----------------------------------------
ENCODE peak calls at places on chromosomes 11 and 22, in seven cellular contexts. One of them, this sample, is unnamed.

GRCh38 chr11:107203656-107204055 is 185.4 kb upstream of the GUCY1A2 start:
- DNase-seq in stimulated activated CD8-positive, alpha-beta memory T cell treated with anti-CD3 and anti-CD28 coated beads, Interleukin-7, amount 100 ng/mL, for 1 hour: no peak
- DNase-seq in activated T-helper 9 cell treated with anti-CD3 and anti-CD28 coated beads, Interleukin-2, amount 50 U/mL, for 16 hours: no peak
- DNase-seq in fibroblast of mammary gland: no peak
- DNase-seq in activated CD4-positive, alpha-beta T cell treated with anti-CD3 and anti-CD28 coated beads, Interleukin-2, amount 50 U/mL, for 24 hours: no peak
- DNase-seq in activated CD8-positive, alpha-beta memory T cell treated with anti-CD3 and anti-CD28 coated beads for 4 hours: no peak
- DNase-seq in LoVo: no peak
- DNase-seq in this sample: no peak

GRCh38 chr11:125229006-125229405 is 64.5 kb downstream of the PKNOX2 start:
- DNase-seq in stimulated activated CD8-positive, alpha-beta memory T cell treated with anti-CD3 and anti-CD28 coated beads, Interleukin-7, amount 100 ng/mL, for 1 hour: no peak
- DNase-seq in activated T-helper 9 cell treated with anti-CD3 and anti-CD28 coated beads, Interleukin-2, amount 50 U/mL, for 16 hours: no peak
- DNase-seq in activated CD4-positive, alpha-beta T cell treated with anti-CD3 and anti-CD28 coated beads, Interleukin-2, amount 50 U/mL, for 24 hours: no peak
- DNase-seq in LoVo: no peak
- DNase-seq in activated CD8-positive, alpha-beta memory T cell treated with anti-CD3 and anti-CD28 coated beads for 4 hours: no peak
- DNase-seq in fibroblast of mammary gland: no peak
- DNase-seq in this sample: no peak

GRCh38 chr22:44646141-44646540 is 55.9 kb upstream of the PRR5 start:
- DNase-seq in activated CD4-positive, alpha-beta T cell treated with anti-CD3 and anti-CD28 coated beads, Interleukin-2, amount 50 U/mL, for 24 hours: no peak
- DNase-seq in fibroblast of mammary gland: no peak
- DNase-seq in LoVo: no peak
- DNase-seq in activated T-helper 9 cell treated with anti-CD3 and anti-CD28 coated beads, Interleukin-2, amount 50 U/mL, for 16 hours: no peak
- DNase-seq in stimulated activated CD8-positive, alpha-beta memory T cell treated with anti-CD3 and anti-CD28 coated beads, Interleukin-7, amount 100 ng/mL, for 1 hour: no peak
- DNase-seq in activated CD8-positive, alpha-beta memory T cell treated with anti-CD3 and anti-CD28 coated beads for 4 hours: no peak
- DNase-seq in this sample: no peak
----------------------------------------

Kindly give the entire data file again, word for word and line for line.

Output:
ENCODE peak calls at places on chromosomes 11 and 22, in seven cellular contexts. One of them, this sample, is unnamed.

GRCh38 chr11:107203656-107204055 is 185.4 kb upstream of the GUCY1A2 start:
- DNase-seq in stimulated activated CD8-positive, alpha-beta memory T cell treated with anti-CD3 and anti-CD28 coated beads, Interleukin-7, amount 100 ng/mL, for 1 hour: no peak
- DNase-seq in activated T-helper 9 cell treated with anti-CD3 and anti-CD28 coated beads, Interleukin-2, amount 50 U/mL, for 16 hours: no peak
- DNase-seq in fibroblast of mammary gland: no peak
- DNase-seq in activated CD4-positive, alpha-beta T cell treated with anti-CD3 and anti-CD28 coated beads, Interleukin-2, amount 50 U/mL, for 24 hours: no peak
- DNase-seq in activated CD8-positive, alpha-beta memory T cell treated with anti-CD3 and anti-CD28 coated beads for 4 hours: no peak
- DNase-seq in LoVo: no peak
- DNase-seq in this sample: no peak

GRCh38 chr11:125229006-125229405 is 64.5 kb downstream of the PKNOX2 start:
- DNase-seq in stimulated activated CD8-positive, alpha-beta memory T cell treated with anti-CD3 and anti-CD28 coated beads, Interleukin-7, amount 100 ng/mL, for 1 hour: no peak
- DNase-seq in activated T-helper 9 cell treated with anti-CD3 and anti-CD28 coated beads, Interleukin-2, amount 50 U/mL, for 16 hours: no peak
- DNase-seq in activated CD4-positive, alpha-beta T cell treated with anti-CD3 and anti-CD28 coated beads, Interleukin-2, amount 50 U/mL, for 24 hours: no peak
- DNase-seq in LoVo: no peak
- DNase-seq in activated CD8-positive, alpha-beta memory T cell treated with anti-CD3 and anti-CD28 coated beads for 4 hours: no peak
- DNase-seq in fibroblast of mammary gland: no peak
- DNase-seq in this sample: no peak

GRCh38 chr22:44646141-44646540 is 55.9 kb upstream of the PRR5 start:
- DNase-seq in activated CD4-positive, alpha-beta T cell treated with anti-CD3 and anti-CD28 coated beads, Interleukin-2, amount 50 U/mL, for 24 hours: no peak
- DNase-seq in fibroblast of mammary gland: no peak
- DNase-seq in LoVo: no peak
- DNase-seq in activated T-helper 9 cell treated with anti-CD3 and anti-CD28 coated beads, Interleukin-2, amount 50 U/mL, for 16 hours: no peak
- DNase-seq in stimulated activated CD8-positive, alpha-beta memory T cell treated with anti-CD3 and anti-CD28 coated beads, Interleukin-7, amount 100 ng/mL, for 1 hour: no peak
- DNase-seq in activated CD8-positive, alpha-beta memory T cell treated with anti-CD3 and anti-CD28 coated beads for 4 hours: no peak
- DNase-seq in this sample: no peak